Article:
A look at highlights from the day's business news:
Dow flirts with 11,000
Stocks rallied Monday, with the Dow edging closer to 11,000, as investors returning from a long weekend welcomed last week's jobs report, the morning's strong housing market report and the launch of Apple's iPad device.
The market also kept an eye on the 10-year Treasury note yield, which surged to 4 percent as investors dumped treasuries in favor of riskier assets. Oil prices surged to nearly 18-month highs. The dollar was mixed versus other major currencies.
The Dow Jones industrial average added 46 points, or 0.4 percent, to close at 10,973.55. Earlier, the Dow rose to within 11 points of 11,000, a key psychological level. The Dow last closed above 11,000 on September 26, 2008, ending at 11,143.13.
The S&P 500 index gained 9 points, or 0.8 percent closing at its highest point since September 26, 2008, when it topped 1200. The Nasdaq composite added 27 points, or 1.1 percent, closing at its highest point since August 15, 2008.
Dollar weakens on upbeat economic data
The dollar was lower on Monday, as strong economic data fueled investors' hopes that the economic recovery is a sure bet.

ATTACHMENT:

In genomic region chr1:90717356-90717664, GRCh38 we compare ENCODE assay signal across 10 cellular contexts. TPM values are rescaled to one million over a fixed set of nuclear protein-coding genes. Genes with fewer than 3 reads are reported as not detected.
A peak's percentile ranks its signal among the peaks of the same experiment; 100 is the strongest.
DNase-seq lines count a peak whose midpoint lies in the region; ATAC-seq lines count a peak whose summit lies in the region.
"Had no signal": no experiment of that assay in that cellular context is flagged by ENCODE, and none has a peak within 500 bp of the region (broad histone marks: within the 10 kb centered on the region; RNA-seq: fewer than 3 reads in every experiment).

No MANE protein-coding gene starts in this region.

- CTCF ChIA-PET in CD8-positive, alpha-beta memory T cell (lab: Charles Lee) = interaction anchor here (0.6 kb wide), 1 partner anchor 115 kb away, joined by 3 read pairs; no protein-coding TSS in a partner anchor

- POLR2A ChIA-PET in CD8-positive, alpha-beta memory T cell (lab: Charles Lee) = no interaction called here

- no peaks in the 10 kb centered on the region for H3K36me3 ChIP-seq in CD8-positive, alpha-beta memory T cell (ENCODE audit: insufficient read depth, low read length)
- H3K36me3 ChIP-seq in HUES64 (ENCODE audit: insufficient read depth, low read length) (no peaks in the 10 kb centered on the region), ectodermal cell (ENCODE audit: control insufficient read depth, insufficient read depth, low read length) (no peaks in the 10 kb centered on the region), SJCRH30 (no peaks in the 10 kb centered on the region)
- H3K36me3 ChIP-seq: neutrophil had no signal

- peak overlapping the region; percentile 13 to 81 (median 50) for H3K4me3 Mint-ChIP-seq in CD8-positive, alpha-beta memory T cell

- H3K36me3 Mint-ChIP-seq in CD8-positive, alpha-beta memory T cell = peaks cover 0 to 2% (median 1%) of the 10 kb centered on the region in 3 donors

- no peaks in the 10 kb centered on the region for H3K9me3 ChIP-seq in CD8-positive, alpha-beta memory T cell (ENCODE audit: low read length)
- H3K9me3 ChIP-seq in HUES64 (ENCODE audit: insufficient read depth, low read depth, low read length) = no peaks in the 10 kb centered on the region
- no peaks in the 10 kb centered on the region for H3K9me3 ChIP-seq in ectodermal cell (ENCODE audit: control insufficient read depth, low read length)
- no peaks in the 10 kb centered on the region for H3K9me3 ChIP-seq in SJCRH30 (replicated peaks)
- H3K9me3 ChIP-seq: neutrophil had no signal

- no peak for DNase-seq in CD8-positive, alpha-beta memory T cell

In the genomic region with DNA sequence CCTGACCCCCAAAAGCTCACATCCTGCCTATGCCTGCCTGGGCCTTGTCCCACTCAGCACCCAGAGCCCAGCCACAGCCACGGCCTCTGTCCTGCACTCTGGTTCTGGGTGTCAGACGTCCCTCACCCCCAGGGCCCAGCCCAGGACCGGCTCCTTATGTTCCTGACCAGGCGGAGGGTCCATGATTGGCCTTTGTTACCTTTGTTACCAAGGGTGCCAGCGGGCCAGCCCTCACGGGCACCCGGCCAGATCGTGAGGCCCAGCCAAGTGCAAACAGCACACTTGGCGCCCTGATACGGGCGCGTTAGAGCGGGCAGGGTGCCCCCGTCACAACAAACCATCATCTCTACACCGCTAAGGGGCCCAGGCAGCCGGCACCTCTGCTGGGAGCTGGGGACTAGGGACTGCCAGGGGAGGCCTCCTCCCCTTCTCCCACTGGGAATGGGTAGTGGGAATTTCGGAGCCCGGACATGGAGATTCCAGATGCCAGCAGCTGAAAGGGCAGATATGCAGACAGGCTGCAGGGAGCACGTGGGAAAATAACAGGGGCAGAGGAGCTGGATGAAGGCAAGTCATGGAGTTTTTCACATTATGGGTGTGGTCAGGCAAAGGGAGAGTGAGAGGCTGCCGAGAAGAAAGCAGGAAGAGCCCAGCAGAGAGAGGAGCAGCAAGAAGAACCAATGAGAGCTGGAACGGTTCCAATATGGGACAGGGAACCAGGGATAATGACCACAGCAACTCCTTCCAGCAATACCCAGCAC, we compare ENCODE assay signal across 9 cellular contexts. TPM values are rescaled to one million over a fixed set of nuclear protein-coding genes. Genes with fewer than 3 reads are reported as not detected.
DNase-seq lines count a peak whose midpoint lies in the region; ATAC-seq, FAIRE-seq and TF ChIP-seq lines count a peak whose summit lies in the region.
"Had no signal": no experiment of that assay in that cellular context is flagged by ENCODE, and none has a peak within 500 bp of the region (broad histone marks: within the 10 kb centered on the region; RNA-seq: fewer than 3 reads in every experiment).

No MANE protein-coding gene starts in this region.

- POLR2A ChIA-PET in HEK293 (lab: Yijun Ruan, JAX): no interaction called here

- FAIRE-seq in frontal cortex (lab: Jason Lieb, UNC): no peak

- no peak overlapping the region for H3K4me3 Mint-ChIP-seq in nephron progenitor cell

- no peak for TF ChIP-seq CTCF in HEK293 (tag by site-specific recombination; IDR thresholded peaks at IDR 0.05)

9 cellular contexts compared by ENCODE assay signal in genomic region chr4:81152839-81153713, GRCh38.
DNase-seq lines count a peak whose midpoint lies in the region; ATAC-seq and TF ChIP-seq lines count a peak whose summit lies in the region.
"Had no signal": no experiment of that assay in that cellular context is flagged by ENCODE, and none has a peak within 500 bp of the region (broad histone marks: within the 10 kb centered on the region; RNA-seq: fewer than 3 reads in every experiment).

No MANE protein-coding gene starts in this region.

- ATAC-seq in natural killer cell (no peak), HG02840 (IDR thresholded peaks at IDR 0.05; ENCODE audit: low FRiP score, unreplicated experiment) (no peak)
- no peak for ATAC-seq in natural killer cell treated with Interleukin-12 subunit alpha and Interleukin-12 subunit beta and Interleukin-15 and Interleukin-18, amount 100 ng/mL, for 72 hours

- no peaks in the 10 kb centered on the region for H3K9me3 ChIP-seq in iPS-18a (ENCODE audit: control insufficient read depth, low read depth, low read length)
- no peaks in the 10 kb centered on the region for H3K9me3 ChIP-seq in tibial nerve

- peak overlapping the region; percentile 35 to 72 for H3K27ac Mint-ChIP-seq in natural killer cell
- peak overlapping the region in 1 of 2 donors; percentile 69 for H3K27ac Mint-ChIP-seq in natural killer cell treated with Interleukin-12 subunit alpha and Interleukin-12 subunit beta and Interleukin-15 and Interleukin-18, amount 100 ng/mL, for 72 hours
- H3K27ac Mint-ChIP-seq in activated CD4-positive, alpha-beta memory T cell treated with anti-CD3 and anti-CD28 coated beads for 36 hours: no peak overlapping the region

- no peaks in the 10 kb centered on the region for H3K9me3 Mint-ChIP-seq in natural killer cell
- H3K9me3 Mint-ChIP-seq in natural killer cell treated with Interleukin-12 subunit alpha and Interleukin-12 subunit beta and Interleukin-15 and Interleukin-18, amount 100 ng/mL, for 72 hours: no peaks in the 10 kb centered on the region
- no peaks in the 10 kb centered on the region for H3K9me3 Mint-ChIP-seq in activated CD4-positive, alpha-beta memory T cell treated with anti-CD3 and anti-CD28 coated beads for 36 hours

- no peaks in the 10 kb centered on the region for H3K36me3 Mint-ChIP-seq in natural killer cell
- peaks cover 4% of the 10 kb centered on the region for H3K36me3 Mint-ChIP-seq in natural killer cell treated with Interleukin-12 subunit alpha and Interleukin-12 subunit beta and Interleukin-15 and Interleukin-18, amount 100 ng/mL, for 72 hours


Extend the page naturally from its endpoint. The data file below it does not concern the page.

What prices are doing: The dollar fell 0.4 percent against the yen to ¥94.245 and 0.5 percent versus the British pound to $1.529. But rose 0.1 percen to $1.348 against the euro.
What's moving the markets: The value of the greenback dipped as investors returned from the long weekend with improved confidence in the economic recovery.
Oil at highest level in nearly 18 months
Oil prices reached their highest level in nearly 18 months on Monday, pushing beyond the narrow range they were trading at during the first quarter of 2010, as the markets reacted to last week's jobs report.
What prices are doing: Crude oil prices for May delivery rose $1.75, settling at $86.62. That's their highest level since Oct. 8, 2008, when crude settled at $88.95.
What's moving the market: Monday was a light trading day for oil, as markets across Europe were closed for the day-after Easter holiday. Markets in Hong Kong and China were also closed.
Treasurys: 10-year yield hits 4 percent
The 10-year Treasury note yield rose to 4 percent Monday for the first time in 18 months, as prices fell on better-than-expected economic data that bolstered investors' demand for riskier assets.
What prices are doing: The benchmark 10-year note fell 27/32 to 96-10/32 and its yield crossed to 4 percent, an important psychological level, for the first time since October 2008. Bond prices and yields move in opposite directions.
The 30-year bond fell 27/32 to 96-7/32, and its yield rose to 4.84 percent from 4.80 percent Friday.
The 2-year note edged down 1/32 to 99-7/32 and yielded 1.17 percent. The 5-year note fell 25/32 to 98-9/32 and yielded 2.74 percent.
CNNMoney.com reporters Alexandra Twin, Chavon Sutton, Annalyn Censky and Hibah Yousuf contributed to this report.